On Aug. 12, 2013, a federal court in New York found that the NYPD’s use of the stop-and-frisk practice was unconstitutional racial profiling. Almost one year to the day later, police gunned down Michael Brown — an 18-year-old, unarmed black man — during a street stop in Missouri. Don’t miss the connection, or the cycle of government violence against black Americans might never end.
Michael Brown’s death at the hands of police comes at a time when black people in Missouri have faced increased targeting by the police. The editorial board of the St. Louis Post Dispatch reported last week that black drivers in Missouri were 66 percent more likely than whites to be stopped by the police in 2013 — a dramatic increase from 2000, when black people were only 30 percent more likely to be stopped. Black and Latino people were also more likely than whites to be searched.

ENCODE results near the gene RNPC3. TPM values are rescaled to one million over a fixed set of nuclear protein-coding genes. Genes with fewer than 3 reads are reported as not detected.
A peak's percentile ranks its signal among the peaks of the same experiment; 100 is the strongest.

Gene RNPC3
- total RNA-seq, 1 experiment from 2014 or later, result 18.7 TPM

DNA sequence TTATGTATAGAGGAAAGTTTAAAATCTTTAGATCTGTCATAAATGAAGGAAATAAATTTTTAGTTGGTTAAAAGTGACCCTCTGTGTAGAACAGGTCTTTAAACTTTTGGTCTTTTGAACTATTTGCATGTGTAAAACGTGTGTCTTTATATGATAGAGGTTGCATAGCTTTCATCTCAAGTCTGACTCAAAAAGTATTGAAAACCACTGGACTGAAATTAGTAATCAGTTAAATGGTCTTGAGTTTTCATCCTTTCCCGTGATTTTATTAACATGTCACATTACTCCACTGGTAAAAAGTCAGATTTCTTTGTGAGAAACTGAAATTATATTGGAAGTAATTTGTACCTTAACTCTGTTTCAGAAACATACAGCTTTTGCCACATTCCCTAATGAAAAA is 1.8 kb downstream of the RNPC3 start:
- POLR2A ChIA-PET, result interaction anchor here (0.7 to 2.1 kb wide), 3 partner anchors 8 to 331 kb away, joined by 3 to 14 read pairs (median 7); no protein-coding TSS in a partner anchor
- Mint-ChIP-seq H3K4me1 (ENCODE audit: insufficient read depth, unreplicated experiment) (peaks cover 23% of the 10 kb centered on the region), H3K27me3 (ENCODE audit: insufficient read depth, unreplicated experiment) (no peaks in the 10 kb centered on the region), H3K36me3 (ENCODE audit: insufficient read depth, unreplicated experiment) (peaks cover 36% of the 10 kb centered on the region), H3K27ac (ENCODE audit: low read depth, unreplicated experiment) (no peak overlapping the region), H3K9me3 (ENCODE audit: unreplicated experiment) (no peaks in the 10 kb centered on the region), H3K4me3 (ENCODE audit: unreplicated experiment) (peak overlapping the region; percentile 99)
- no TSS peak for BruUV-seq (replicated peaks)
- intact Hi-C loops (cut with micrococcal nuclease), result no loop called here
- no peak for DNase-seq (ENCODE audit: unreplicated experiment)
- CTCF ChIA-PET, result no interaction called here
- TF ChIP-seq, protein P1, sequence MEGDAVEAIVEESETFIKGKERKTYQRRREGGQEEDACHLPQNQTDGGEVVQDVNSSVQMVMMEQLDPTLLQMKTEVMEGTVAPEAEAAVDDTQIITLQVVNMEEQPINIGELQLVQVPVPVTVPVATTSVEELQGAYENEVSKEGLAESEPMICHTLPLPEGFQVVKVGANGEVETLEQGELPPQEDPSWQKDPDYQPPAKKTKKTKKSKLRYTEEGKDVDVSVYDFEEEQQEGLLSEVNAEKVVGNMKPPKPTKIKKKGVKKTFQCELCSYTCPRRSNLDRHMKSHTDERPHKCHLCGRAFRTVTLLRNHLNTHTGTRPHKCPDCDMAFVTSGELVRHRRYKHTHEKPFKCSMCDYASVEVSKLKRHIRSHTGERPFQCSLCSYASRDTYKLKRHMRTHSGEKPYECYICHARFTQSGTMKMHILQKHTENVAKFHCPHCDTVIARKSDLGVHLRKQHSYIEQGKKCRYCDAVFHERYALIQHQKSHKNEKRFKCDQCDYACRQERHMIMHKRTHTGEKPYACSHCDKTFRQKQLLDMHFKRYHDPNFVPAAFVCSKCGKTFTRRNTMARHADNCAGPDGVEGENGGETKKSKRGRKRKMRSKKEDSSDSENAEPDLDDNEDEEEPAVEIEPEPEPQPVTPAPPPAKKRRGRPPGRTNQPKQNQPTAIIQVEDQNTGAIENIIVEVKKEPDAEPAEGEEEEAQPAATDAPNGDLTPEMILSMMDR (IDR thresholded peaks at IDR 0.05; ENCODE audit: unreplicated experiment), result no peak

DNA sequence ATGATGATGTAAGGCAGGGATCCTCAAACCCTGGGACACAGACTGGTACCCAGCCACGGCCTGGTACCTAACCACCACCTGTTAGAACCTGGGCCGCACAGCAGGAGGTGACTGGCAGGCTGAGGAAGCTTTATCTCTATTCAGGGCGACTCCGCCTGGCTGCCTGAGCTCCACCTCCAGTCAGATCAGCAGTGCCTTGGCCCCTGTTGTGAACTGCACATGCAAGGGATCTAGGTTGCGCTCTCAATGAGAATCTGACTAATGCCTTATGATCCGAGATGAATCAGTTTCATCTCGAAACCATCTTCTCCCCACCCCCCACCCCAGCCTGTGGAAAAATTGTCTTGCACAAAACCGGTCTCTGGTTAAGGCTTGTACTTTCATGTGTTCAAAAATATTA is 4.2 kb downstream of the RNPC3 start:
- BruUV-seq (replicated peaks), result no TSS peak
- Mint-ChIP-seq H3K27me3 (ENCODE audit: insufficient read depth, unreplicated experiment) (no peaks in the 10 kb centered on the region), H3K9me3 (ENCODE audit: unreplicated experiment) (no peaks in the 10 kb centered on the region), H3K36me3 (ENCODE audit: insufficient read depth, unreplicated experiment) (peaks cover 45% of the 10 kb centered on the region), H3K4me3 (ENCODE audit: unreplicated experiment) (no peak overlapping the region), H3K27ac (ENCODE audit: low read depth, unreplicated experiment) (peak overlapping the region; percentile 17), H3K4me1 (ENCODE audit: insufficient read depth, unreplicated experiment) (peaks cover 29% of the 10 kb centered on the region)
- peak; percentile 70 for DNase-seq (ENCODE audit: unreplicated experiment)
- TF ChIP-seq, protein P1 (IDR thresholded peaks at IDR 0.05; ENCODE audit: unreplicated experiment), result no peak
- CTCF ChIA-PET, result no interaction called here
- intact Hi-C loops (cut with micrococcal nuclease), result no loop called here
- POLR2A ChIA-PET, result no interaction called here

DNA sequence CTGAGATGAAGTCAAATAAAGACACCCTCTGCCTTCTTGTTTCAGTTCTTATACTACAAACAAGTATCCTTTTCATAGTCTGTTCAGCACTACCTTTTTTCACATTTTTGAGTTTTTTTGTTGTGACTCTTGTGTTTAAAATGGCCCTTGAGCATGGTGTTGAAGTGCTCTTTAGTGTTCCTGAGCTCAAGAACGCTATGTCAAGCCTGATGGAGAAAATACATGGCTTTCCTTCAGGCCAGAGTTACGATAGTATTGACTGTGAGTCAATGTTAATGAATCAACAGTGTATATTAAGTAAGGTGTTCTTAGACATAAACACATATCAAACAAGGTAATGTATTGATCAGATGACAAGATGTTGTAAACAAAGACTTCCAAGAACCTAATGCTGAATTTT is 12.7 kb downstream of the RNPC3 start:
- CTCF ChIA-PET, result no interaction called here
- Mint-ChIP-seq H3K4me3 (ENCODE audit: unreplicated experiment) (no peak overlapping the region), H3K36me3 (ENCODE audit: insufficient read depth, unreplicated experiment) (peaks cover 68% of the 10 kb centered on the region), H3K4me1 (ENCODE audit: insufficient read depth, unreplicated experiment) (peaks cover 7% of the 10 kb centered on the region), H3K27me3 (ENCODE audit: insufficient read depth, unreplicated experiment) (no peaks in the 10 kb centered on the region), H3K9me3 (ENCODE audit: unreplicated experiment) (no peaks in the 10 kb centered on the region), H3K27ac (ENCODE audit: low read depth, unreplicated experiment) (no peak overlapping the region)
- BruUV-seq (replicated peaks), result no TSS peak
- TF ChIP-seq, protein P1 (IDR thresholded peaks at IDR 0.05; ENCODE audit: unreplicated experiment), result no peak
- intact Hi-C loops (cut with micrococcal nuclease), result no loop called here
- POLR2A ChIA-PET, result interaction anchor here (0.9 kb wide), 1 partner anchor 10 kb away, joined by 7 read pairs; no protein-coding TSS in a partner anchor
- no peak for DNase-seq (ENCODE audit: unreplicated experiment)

I was a senior attorney on Floyd v. the City of New York, the class action that proved the NYPD purposefully targeted its stop-and-frisk practice at blacks and Latinos based on their race. And these numbers sound awfully familiar to me.